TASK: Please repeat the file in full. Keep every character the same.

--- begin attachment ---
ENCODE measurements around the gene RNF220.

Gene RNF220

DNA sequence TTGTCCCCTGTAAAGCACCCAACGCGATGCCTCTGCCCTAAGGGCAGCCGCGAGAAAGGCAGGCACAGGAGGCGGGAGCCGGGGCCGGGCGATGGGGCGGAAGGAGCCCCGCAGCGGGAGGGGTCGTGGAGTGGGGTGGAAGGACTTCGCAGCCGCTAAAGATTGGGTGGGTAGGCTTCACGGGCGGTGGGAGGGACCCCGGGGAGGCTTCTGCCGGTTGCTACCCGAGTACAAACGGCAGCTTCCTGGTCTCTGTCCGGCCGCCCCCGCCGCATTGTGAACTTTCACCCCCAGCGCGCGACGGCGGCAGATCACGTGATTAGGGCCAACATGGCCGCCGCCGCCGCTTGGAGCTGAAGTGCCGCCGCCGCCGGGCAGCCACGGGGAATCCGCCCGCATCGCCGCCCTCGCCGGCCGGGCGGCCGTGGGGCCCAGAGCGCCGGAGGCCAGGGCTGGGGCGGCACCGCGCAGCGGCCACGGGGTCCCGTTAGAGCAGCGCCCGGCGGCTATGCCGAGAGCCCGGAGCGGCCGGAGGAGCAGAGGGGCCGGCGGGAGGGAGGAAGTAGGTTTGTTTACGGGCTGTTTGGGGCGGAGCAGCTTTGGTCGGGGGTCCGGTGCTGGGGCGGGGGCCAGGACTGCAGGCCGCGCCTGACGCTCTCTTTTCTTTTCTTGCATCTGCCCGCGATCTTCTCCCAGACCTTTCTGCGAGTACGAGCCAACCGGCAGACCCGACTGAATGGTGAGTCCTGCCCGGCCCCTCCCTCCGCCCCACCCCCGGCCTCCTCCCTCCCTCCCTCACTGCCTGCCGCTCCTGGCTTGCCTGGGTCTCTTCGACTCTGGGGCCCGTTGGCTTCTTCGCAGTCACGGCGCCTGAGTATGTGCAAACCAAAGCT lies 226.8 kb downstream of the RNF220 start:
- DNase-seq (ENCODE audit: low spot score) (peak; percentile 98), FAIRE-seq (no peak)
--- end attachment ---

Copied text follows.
ENCODE measurements around the gene RNF220.

Gene RNF220

DNA sequence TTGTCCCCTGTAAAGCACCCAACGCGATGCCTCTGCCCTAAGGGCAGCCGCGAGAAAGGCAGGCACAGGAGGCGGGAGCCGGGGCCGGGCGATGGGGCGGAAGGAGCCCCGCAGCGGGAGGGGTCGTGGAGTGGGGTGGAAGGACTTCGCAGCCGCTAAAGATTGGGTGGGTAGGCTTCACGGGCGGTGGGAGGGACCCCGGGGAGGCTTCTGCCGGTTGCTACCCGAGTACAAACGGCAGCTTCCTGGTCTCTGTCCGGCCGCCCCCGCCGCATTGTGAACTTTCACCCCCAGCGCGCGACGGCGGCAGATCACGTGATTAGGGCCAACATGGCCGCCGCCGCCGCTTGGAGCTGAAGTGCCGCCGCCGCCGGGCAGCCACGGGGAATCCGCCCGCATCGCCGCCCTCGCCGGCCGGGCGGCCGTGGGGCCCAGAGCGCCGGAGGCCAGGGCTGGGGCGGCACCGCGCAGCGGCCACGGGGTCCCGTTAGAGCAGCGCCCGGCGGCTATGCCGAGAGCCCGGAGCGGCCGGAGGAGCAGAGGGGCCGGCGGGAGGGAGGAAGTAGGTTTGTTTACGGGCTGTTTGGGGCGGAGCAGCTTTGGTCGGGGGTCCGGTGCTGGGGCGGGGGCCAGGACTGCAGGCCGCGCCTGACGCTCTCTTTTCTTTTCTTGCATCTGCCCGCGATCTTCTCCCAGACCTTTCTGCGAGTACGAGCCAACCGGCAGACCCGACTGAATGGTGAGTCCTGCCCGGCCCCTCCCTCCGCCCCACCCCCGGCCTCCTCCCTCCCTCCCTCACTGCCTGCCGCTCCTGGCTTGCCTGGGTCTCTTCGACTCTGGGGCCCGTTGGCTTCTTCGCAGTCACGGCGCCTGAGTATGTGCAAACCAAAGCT lies 226.8 kb downstream of the RNF220 start:
- DNase-seq (ENCODE audit: low spot score) (peak; percentile 98), FAIRE-seq (no peak)